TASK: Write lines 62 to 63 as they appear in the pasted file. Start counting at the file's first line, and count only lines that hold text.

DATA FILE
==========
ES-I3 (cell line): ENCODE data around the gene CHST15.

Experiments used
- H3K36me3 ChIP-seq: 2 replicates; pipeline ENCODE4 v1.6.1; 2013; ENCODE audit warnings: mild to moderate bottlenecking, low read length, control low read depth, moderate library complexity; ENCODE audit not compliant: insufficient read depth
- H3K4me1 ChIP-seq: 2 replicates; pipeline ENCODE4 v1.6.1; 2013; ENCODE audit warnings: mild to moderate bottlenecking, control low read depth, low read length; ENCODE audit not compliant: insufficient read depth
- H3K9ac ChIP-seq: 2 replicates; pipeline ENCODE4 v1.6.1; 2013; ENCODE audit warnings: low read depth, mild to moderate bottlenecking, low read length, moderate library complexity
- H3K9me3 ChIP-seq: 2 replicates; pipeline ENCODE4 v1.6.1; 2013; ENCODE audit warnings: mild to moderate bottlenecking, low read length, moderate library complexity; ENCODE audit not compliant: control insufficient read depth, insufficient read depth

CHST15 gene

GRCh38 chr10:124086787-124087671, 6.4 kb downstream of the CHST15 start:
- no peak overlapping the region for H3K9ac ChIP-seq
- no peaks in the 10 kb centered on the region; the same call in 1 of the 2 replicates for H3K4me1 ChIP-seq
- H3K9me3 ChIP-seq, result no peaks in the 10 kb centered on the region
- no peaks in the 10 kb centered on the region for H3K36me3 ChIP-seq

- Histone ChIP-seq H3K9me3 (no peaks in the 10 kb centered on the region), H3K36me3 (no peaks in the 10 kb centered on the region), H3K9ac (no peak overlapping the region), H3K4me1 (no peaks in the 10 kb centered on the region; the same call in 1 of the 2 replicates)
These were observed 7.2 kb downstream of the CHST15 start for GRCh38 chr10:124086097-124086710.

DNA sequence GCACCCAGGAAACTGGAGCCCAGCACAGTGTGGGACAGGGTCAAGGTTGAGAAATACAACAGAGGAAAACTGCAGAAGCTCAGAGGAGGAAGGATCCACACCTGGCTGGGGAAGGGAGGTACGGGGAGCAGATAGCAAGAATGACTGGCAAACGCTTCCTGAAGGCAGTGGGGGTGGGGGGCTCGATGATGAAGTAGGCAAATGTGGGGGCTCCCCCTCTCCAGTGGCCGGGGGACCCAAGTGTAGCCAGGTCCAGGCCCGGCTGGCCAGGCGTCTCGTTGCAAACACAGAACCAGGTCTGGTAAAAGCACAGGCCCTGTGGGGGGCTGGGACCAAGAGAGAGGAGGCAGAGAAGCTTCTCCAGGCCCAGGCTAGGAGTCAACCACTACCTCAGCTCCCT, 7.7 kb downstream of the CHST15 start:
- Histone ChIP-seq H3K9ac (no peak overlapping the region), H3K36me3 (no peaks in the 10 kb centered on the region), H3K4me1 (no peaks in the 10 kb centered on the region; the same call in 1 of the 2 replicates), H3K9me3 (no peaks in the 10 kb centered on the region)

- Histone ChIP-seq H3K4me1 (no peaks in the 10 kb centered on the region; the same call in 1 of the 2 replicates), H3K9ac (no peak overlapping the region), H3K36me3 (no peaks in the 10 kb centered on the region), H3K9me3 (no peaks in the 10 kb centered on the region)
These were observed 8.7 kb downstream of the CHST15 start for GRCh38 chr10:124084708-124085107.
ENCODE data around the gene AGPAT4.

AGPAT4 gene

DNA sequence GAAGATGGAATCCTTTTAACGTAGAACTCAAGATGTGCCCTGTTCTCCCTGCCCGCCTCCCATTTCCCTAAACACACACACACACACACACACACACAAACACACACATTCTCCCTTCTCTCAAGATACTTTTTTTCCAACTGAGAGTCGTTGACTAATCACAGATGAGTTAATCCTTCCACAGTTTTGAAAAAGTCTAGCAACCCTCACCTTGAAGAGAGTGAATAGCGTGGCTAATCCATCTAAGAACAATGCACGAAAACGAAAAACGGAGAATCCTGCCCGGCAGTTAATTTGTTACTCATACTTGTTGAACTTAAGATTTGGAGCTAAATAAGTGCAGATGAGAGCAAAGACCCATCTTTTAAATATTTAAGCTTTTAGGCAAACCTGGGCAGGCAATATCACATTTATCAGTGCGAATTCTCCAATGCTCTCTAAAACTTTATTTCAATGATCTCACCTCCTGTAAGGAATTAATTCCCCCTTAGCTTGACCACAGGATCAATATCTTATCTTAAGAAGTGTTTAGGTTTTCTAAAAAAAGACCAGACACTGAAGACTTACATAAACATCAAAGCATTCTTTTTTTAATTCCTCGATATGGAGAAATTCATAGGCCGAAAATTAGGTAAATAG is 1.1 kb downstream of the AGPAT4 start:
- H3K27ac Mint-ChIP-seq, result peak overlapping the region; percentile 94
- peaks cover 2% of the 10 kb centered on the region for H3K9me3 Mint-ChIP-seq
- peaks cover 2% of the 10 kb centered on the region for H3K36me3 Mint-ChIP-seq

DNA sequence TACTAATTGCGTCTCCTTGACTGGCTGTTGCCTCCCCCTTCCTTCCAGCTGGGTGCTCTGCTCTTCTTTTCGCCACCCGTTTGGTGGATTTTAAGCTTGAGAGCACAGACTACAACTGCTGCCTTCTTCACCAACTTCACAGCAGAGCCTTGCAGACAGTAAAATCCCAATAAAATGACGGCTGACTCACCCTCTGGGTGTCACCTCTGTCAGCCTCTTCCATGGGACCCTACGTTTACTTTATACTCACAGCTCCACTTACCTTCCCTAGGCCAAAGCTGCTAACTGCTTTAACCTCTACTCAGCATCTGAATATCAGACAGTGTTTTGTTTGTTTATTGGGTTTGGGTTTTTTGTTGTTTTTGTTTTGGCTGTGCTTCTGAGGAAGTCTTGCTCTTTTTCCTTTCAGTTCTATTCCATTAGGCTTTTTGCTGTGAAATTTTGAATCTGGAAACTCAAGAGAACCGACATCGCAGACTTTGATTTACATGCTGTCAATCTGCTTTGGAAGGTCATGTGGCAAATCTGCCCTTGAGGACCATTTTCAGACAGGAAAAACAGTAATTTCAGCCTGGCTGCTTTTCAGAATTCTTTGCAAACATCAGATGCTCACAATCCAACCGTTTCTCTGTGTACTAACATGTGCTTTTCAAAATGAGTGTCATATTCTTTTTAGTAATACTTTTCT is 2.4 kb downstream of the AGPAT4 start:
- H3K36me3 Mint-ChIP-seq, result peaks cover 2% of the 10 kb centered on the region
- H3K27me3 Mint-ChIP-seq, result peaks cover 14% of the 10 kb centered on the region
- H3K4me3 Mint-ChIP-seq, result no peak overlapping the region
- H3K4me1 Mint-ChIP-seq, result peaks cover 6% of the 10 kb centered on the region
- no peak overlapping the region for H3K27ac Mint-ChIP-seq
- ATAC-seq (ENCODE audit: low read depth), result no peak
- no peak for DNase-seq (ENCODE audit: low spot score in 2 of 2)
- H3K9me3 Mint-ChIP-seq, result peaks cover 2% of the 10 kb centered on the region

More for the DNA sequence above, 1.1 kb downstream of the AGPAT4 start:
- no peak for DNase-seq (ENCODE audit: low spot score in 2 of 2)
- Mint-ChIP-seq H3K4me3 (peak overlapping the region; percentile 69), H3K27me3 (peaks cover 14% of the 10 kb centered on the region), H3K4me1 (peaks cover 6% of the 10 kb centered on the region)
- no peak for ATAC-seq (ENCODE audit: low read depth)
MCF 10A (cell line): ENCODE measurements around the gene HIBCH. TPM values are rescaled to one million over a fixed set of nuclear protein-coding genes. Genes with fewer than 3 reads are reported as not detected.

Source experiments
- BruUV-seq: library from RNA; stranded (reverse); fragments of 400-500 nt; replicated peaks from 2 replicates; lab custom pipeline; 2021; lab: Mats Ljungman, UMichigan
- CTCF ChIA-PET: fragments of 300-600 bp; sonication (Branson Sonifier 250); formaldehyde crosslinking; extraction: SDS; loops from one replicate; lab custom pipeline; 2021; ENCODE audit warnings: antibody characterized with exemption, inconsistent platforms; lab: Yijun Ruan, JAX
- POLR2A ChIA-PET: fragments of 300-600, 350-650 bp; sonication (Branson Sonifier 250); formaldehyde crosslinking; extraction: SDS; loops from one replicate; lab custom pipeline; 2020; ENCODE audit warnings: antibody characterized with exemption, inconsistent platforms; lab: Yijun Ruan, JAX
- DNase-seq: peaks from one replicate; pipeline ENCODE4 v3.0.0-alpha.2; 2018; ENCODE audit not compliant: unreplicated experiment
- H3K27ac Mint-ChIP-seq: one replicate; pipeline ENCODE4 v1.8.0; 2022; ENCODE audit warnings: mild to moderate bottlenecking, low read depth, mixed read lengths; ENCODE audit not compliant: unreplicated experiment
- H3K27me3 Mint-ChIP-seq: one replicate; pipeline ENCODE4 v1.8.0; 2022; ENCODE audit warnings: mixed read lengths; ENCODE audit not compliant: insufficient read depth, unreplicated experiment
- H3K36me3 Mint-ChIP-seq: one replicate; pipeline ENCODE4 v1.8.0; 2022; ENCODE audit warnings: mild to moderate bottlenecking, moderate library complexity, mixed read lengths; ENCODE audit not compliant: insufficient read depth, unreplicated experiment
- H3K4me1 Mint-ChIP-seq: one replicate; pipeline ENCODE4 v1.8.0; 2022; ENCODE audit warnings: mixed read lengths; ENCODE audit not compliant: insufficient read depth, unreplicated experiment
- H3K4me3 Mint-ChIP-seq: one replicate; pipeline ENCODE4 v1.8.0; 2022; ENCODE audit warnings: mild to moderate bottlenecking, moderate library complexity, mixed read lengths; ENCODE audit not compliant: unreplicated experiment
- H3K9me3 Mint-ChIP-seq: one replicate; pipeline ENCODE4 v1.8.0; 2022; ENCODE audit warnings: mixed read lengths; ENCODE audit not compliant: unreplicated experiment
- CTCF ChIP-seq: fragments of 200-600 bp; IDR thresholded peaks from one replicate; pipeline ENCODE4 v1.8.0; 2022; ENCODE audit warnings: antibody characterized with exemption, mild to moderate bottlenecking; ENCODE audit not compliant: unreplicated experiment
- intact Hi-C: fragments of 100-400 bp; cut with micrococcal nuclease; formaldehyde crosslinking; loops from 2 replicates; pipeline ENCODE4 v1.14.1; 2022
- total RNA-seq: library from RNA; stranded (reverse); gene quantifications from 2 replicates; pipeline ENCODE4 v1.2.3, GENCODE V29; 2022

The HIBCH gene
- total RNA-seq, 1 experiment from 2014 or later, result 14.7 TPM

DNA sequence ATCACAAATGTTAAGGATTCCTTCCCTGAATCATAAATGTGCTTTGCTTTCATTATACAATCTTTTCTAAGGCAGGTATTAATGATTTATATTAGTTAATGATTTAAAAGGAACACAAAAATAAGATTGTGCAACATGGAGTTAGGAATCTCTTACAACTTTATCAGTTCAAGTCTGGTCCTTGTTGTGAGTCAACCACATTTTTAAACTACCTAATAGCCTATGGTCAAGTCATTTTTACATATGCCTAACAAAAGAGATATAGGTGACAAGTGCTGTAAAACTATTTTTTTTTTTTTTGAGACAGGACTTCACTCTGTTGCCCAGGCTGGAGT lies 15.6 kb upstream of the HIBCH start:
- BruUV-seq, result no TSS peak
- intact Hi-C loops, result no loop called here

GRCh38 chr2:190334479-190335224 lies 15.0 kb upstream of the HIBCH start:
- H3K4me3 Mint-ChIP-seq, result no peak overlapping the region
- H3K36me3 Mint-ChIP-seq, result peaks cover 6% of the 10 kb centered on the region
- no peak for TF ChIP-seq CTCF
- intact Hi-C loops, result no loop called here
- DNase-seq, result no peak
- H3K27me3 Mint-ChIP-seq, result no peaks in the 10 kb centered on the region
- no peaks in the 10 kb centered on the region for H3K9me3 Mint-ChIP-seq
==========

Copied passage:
- intact Hi-C loops, result no loop called here
- DNase-seq, result no peak